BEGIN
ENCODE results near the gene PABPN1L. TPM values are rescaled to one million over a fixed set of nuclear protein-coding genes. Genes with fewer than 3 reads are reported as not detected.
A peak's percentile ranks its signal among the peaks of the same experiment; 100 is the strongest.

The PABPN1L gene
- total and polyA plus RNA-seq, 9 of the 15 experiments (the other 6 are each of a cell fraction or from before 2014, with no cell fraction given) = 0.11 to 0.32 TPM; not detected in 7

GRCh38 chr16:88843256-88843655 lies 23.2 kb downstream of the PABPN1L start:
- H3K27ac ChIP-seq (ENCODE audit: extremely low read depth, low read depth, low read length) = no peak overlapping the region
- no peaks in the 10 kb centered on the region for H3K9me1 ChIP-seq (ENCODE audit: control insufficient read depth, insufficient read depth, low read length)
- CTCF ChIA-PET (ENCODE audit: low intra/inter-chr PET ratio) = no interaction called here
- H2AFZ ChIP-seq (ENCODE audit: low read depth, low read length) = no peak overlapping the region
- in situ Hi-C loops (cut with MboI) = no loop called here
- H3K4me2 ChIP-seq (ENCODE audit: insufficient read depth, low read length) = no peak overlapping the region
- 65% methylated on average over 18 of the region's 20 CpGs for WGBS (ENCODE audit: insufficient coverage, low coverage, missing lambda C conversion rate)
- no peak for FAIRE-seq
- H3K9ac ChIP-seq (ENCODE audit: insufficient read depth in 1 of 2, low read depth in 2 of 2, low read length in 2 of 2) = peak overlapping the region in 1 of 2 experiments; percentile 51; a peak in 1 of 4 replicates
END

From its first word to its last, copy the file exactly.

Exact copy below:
ENCODE results near the gene PABPN1L. TPM values are rescaled to one million over a fixed set of nuclear protein-coding genes. Genes with fewer than 3 reads are reported as not detected.
A peak's percentile ranks its signal among the peaks of the same experiment; 100 is the strongest.

The PABPN1L gene
- total and polyA plus RNA-seq, 9 of the 15 experiments (the other 6 are each of a cell fraction or from before 2014, with no cell fraction given) = 0.11 to 0.32 TPM; not detected in 7

GRCh38 chr16:88843256-88843655 lies 23.2 kb downstream of the PABPN1L start:
- H3K27ac ChIP-seq (ENCODE audit: extremely low read depth, low read depth, low read length) = no peak overlapping the region
- no peaks in the 10 kb centered on the region for H3K9me1 ChIP-seq (ENCODE audit: control insufficient read depth, insufficient read depth, low read length)
- CTCF ChIA-PET (ENCODE audit: low intra/inter-chr PET ratio) = no interaction called here
- H2AFZ ChIP-seq (ENCODE audit: low read depth, low read length) = no peak overlapping the region
- in situ Hi-C loops (cut with MboI) = no loop called here
- H3K4me2 ChIP-seq (ENCODE audit: insufficient read depth, low read length) = no peak overlapping the region
- 65% methylated on average over 18 of the region's 20 CpGs for WGBS (ENCODE audit: insufficient coverage, low coverage, missing lambda C conversion rate)
- no peak for FAIRE-seq
- H3K9ac ChIP-seq (ENCODE audit: insufficient read depth in 1 of 2, low read depth in 2 of 2, low read length in 2 of 2) = peak overlapping the region in 1 of 2 experiments; percentile 51; a peak in 1 of 4 replicates